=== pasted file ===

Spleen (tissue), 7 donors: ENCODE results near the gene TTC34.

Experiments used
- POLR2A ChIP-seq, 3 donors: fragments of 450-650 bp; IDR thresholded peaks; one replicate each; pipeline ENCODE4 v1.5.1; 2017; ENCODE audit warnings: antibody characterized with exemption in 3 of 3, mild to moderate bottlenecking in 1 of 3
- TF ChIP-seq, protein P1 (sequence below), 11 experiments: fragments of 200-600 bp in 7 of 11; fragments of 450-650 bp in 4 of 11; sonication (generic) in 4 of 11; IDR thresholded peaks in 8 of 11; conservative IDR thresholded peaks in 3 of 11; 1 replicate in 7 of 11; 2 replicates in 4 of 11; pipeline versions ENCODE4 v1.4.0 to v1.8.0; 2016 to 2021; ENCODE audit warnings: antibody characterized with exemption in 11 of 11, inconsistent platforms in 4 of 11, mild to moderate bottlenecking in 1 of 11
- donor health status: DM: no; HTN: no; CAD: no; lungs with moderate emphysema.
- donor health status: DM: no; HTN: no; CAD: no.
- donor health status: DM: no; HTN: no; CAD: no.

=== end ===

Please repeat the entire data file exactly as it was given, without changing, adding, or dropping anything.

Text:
Spleen (tissue), 7 donors: ENCODE results near the gene TTC34.

Experiments used
- POLR2A ChIP-seq, 3 donors: fragments of 450-650 bp; IDR thresholded peaks; one replicate each; pipeline ENCODE4 v1.5.1; 2017; ENCODE audit warnings: antibody characterized with exemption in 3 of 3, mild to moderate bottlenecking in 1 of 3
- TF ChIP-seq, protein P1 (sequence below), 11 experiments: fragments of 200-600 bp in 7 of 11; fragments of 450-650 bp in 4 of 11; sonication (generic) in 4 of 11; IDR thresholded peaks in 8 of 11; conservative IDR thresholded peaks in 3 of 11; 1 replicate in 7 of 11; 2 replicates in 4 of 11; pipeline versions ENCODE4 v1.4.0 to v1.8.0; 2016 to 2021; ENCODE audit warnings: antibody characterized with exemption in 11 of 11, inconsistent platforms in 4 of 11, mild to moderate bottlenecking in 1 of 11
- donor health status: DM: no; HTN: no; CAD: no; lungs with moderate emphysema.
- donor health status: DM: no; HTN: no; CAD: no.
- donor health status: DM: no; HTN: no; CAD: no.